Next month, Spectra will publish Robinson’s new novel, Galileo’s Dream, which envisions the founder of modern science as a bridge between Renaissance Italy and a distant future on the Jovian moons. Last month, PM Press published a special edition of Robinson’s classic novelette The Lucky Strike. In the following excerpt from that book, award-winning science fiction author Terry Bisson (editor of PM Press’s Outspoken Authors series, of which The Lucky Strike is part) interviews Robinson about real and imaginary shareable communities, global warming, capitalism, and what science fiction can teach us about living in the future.—Jeremy Adam Smith, Editor of
Terry Bisson: Your first big trilogy was the Orange County series. Did you feel you owed that to your birthplace or was it because Orange County, California, somehow concentrates all the tendencies good and bad in modern America?
Kim Stanley Robinson: That trilogy is actually called "Three Californias," as the handsome Tor trade paperbacks say. I guess it was a little of both. I wanted to ground some of my science fiction in my actual home town, and I also felt like I was the beneficiary of a lucky coincidence, in that my home town seemed to me to represent some kind of end case for America, some kind of future already here for the rest of the country to witness and hopefully avoid following. I’m not sure that was a true perception, but it had to do with the westward movement in American history, and the fact that when people reached the Pacific there was no where else to go, so the leading edge of malcontents and dreamers was stuck there and had to make something of it. Los Angeles is the big exemplar of how that can go wrong, San Francisco how it can go right, and Orange County is like the purest expression of LA. And in my time it was so beautiful, then it was so destroyed, and it was so drugged out; it seemed a good spot to talk about America, so I used it. It still feels like a lucky thing, and I think it was fundamental to me becoming a science fiction writer in the first place. When I ran into science fiction at age eighteen, I said, Oh I recognize this, this is home, this is Orange County.
TB: My favorite of that series is Pacific Edge, the utopia of the series. What’s yours? Are there any particular problems in writing a utopia?
KSR: My favorite is The Gold Coast, for personal reasons, but I think Pacific Edge is more important to us now. Anyone can do a dystopia these days just by making a collage of newspaper headlines, but utopias are hard, and important, because we need to imagine what it might be like if we did things well enough to say to our kids, we did our best, this is about as good as it was when it was handed to us, take care of it and do better. Some kind of narrative vision of what we’re trying for as a civilization.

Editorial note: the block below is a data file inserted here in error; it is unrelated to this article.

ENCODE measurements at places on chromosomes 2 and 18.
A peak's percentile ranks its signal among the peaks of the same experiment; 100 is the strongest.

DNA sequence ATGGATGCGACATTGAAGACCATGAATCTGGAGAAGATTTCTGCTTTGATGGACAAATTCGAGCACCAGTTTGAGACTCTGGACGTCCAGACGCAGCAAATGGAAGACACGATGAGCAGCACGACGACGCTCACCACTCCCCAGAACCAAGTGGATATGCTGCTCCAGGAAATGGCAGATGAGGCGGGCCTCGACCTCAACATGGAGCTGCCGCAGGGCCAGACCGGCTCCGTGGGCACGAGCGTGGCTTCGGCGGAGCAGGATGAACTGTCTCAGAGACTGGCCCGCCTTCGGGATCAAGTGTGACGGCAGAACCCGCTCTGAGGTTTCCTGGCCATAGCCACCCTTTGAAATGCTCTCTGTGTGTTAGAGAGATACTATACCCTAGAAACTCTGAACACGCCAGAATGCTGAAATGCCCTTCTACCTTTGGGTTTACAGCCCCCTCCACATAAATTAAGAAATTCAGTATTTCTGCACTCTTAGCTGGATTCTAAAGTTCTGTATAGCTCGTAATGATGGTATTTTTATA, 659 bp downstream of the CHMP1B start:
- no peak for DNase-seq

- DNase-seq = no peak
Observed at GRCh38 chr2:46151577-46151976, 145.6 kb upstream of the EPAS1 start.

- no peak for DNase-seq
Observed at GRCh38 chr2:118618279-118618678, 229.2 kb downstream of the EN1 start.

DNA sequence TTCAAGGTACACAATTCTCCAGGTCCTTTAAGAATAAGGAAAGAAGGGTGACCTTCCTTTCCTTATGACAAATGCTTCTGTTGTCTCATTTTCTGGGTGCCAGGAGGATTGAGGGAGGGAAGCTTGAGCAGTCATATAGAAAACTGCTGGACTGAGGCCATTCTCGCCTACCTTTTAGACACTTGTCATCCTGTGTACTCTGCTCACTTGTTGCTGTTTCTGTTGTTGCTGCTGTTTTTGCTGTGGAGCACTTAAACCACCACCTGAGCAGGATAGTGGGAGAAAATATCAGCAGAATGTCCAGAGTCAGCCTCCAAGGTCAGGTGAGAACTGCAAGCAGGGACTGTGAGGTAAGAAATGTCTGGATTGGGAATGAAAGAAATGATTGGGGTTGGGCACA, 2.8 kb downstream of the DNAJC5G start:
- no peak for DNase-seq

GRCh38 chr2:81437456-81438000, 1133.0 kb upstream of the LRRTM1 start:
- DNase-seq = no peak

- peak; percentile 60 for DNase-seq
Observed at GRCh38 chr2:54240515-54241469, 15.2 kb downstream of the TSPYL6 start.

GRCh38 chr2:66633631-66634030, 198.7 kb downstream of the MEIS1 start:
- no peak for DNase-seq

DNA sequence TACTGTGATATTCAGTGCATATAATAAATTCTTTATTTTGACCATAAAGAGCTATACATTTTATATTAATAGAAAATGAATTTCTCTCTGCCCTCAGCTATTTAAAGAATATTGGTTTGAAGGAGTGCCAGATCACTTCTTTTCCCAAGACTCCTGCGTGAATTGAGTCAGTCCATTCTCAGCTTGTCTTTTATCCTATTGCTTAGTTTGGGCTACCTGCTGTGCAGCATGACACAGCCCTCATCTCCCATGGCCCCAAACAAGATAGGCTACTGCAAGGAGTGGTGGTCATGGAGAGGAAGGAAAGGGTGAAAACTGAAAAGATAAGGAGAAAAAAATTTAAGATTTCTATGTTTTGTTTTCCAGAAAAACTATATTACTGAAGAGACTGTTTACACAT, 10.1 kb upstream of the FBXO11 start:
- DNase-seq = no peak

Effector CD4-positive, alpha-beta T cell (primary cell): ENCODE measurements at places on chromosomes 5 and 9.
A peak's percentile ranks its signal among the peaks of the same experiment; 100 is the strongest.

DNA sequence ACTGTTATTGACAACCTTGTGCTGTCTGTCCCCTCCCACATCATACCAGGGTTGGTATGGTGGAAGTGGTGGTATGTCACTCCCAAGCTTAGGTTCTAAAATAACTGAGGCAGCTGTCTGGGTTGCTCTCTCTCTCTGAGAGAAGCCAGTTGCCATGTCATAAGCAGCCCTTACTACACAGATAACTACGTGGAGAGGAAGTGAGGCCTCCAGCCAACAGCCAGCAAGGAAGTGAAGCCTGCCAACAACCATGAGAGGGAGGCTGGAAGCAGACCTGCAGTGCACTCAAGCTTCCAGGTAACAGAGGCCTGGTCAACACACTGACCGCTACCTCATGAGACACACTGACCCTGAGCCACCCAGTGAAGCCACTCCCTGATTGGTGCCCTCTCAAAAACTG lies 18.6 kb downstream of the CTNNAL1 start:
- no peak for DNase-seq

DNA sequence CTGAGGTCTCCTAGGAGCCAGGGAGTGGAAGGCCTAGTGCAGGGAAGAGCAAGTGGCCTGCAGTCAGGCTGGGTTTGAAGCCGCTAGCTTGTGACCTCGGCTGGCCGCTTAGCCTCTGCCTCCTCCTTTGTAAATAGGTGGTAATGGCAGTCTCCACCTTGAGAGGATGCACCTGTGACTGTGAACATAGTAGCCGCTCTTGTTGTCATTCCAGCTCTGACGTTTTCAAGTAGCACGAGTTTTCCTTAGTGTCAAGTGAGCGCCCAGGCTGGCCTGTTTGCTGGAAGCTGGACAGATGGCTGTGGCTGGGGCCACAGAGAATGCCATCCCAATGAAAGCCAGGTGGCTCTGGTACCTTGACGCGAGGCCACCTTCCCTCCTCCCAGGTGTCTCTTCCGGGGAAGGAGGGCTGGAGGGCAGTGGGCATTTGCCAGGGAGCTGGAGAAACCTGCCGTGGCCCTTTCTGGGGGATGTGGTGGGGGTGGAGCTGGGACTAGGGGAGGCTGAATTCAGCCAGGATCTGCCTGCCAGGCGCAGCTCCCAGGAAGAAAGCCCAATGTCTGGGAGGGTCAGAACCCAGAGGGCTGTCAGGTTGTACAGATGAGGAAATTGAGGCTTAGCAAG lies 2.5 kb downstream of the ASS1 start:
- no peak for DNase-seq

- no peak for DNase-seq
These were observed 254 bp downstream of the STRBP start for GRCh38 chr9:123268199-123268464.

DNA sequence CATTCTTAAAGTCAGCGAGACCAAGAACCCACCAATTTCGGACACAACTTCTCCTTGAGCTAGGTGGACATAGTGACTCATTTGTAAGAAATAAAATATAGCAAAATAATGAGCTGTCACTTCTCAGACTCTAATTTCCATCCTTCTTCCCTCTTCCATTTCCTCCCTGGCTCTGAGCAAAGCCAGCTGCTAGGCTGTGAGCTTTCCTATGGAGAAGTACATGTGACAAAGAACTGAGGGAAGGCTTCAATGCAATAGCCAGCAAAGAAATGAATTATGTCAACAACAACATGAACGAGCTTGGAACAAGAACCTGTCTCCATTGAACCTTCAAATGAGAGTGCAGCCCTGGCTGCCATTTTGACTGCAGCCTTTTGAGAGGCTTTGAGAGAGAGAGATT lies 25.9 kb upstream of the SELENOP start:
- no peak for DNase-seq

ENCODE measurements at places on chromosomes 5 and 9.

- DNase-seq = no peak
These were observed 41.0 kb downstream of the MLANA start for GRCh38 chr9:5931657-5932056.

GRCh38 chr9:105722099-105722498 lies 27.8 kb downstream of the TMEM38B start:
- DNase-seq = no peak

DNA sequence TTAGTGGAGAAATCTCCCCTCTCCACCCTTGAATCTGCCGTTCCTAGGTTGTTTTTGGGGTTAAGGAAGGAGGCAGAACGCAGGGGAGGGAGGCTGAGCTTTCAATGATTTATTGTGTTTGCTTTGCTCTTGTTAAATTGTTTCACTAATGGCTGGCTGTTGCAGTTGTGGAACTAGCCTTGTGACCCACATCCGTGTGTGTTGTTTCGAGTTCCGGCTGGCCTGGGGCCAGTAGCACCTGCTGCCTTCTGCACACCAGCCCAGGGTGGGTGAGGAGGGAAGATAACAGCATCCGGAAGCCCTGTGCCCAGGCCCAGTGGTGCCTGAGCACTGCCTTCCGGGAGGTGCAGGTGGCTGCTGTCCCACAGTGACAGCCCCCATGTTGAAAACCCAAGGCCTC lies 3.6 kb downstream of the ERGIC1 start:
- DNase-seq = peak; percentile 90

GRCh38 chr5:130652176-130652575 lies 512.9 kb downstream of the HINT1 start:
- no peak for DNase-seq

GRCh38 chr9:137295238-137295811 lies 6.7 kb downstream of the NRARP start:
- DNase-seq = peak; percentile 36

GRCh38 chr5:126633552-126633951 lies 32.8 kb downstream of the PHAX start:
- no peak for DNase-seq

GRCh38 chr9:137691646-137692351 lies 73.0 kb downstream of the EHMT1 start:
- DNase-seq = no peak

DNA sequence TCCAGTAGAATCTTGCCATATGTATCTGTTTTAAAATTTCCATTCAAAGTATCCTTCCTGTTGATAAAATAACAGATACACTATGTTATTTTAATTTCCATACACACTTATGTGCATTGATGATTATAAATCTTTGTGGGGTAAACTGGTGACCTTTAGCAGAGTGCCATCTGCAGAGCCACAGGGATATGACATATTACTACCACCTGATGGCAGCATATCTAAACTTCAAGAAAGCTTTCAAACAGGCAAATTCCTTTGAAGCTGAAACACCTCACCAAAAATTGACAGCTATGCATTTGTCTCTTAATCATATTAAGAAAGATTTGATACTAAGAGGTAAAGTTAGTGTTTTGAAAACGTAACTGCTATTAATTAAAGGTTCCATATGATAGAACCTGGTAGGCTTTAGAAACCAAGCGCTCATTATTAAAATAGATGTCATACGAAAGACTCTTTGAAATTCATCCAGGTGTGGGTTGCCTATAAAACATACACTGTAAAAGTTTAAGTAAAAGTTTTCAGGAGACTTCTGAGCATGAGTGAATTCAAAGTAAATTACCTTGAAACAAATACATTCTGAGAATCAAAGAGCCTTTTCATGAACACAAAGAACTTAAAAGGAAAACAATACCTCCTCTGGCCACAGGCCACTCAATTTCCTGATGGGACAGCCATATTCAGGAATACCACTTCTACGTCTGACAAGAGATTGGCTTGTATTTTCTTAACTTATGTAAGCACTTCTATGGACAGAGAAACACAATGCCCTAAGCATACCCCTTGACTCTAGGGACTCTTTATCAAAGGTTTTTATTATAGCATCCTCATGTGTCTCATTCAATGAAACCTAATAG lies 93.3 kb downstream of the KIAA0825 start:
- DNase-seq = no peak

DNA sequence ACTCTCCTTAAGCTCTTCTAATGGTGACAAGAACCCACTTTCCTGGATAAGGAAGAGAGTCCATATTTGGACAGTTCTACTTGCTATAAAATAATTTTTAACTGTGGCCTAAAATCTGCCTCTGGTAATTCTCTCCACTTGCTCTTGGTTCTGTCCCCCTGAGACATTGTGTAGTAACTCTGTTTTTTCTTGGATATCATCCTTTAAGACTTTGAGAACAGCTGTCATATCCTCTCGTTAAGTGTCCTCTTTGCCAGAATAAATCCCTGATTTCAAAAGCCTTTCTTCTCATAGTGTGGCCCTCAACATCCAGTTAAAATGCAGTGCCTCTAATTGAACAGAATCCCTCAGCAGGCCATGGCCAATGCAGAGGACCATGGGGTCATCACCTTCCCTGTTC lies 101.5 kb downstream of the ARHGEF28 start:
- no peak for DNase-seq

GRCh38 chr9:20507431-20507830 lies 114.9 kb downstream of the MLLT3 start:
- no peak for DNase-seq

It’s a slim tradition since [Sir Thomas] More invented the word, but a very interesting one, and at certain points important: the Bellamy clubs after Edward Bellamy’s Looking Backward had a big impact on the Progressive movement in American politics, and H.G. Wells’s stubborn persistence in writing utopias over about fifty years (not his big sellers) conveyed the vision that got turned into the postwar order of social security and some kind of government-by-meritocracy.
So utopias have had effects in the real world. More recently I think Ecotopia by [Ernest] Callenbach had a big impact on how the hippie generation tried to live in the years after, building families and communities.
There are a lot of problems in writing utopias, but they can be opportunities. The usual objection—that they must be boring—are often political attacks, or ignorant repeating of a line, or another way of saying “No expository lumps please, it has to be about me.” The political attacks are interesting to parse. “Utopia would be boring because there would be no conflicts, history would stop, there would be no great art, no drama, no magnificence.” This is always said by white people with a full belly. My feeling is that if they were hungry and sick and living in a cardboard shack they would be more willing to give utopia a try.
And if we did achieve a just and sustainable world civilization, I’m confident there would still be enough drama, as I tried to show in Pacific Edge. There would still be love lost, there would still be death. That would be enough. The horribleness of unnecessary tragedy may be lessened and the people who like that kind of thing would have to deal with a reduction in their supply of drama.
So, the writing of utopia comes down to figuring out ways of talking about just these issues in an interesting way; how tenuous it would be, how fragile, how much a tightrope walk and a work in progress. That along with the usual science fiction problem of handling exposition. It could be done, and I wish it were being done more often.
TB: Your recent “Global Warming” trilogy (40 Signs of Rain; 50 Degrees Below; 60 Days and Counting) was about global warming—which leads to a deep freeze! What do you think of Obama’s “green” agenda? Is it headed in the right directions?
KSR: Climate change will mostly be warming, but that will add such energy to the world system that the turbulence will lead to areas of greater cold in winter, as well as more severe storms, etc. So I followed a scenario that describes the “abrupt climate change” that the scientists have found in the historical record, that results when the Gulf Stream is shut down at its north end by too much fresh water flooding the far north Atlantic.